“You have to learn from your mistakes!” This is something we tell our children and even ourselves, at least at a personal level. Making mistakes, especially big ones, can bring about powerful experiences that provide us with life lessons for our future.
But… In our society and companies we penalise mistakes.
While this may sound perfectly plausible, the same doesn’t seem to apply for our societal or corporate lives. As soon as we enter school we begin penalising mistakes. The whole logic of how grades work in exams teaches us to avoid them. And later, in our professional lives, this upbringing seems to establish a corresponding mind-set that we must not make mistakes at all.
The culture of avoiding mistakes
A negative way of dealing with failures, human or otherwise, has taken hold in many companies. Whenever something goes wrong the blame game will begin. Instead of looking for solutions management will look for the people who are at fault, which in turn leads to finger-pointing and anxiety-driven behaviour in the workforce.
- People will try to fly under the radar and be more afraid of expressing their ideas.
- Mistakes will be swept under the rug instead of addressed and dealt with.
- Pressure and fear of the bosses will lead to more mistakes.
Last, but not least, if mistakes aren’t addressed such companies rob themselves of the opportunity to learn from them at all. Instead, they will have to deal with a work environment infused with negative emotions, and resulting from that less innovation and more employee turnover.
It is no surprise that all of this happens. Because mistakes can be costly and making a mistake can be a very personal thing even without the possibility of negative feedback.
Changing corporate culture and embracing failure
Looking at the success of many modern start-ups or technology companies, many of the more traditional and bigger firms have realised by now that a positive way to deal with mistakes is key for market success. That they have to use failure in order to get ahead.
But embracing such a corporate culture is easier said than done, especially in big companies. So let’s look at three factors that can be addressed in order to sustainably change corporate culture.
1. The Right Leadership
Leadership is probably *the* most important starting-point for changing corporate culture. Leaders on all hierarchical levels set an example of how work should be done. And the way they deal with mistakes or their employees in general is critical. How do they react when an employee admits that they made a mistake? Do they reward them or are they angry? Are they emotional or rational about it? Will they admit to making mistakes themselves? Or will they even lay the blame on someone else?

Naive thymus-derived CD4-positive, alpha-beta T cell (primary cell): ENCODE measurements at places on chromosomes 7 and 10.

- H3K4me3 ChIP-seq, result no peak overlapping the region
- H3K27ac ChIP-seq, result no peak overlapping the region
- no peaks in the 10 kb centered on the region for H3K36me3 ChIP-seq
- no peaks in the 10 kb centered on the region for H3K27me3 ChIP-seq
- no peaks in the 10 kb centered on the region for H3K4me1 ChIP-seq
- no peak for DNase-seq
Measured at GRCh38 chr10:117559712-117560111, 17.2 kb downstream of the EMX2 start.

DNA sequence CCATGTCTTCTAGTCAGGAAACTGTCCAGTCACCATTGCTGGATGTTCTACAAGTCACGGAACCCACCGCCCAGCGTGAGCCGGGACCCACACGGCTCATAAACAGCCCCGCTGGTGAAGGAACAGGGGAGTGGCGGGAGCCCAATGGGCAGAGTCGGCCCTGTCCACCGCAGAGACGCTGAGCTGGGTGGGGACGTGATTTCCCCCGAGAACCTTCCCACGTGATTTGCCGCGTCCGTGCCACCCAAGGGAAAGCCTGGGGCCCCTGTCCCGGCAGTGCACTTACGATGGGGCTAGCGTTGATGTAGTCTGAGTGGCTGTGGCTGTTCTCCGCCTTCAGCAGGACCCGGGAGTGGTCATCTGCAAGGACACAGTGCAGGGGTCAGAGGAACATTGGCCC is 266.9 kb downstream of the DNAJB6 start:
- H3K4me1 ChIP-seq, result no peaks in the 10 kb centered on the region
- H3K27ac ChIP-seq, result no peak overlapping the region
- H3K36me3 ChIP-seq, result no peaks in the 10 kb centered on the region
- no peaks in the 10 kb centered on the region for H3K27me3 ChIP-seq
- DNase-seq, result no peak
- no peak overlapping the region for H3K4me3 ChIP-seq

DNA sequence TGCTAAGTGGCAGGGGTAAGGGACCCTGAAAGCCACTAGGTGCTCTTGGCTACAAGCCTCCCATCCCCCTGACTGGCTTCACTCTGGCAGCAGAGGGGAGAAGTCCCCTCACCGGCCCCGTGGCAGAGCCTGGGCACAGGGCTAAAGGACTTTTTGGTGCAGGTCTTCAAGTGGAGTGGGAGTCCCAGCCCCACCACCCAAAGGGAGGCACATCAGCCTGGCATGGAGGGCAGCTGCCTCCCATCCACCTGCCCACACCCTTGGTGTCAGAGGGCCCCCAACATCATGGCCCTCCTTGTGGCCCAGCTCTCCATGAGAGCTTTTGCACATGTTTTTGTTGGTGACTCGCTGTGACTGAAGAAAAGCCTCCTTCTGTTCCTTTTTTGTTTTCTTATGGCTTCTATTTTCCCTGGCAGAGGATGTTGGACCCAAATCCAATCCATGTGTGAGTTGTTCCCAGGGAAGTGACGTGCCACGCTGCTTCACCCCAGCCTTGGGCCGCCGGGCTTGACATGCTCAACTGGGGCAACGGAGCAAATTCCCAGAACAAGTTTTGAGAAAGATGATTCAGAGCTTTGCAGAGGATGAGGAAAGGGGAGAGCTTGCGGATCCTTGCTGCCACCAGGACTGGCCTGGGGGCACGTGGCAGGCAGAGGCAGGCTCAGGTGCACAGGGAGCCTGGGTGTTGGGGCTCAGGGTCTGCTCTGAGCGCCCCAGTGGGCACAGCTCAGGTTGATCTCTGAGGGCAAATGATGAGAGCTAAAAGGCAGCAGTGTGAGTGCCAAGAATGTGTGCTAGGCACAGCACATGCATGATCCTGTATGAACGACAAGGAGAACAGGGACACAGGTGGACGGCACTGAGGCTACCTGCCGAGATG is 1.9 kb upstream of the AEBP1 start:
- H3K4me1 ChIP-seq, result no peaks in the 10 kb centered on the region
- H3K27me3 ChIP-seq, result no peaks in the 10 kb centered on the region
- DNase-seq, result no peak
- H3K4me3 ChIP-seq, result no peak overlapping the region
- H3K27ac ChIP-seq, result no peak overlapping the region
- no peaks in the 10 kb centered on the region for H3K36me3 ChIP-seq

Having the right people in these positions is critical, because they can disrupt any attempt at cultivating a specific work environment by their behaviour alone. These have to be people with the right mind-set and the right training.
2. Established Norms and Routines
It is one thing to pay lip-service to accepting failure, but another thing to follow up on this claim. In order to actually address mistakes in a constructive way it is paramount to activelystart doing so. That means implementing routines that promote openly talking about mistakes.
Example: One of our co-workers told us in a meeting last week of an exercise at another company, where in every weekly meeting employees would talk about their most interesting mistake of the week – and be celebrated for it. (On the other hand, if you cannot come up with a mistake you made, you would get booed.) Another way to deal with mistakes is to analyse them and to think about ways of turning them into something positive. The best solutions mostly come from making mistakes.
3. Having a Vision and a Mission
It is also important to communicate and reinforce an innovative mind-set in a company. This has to come straight from the C-suite and has lots to do with internal marketing. There has to be a mission statement about being creative, innovative and trying out stuff. About being allowed to fail and about how failure is important. Because the most innovative companies fail all the time. After all, innovation isn’t about the 9 out of 10 failures that come out of the process, but rather about the one big success.
This is a spirit that should be reinforced in a company. But that’s hard work and everybody has to embrace it. Starting with the leaders.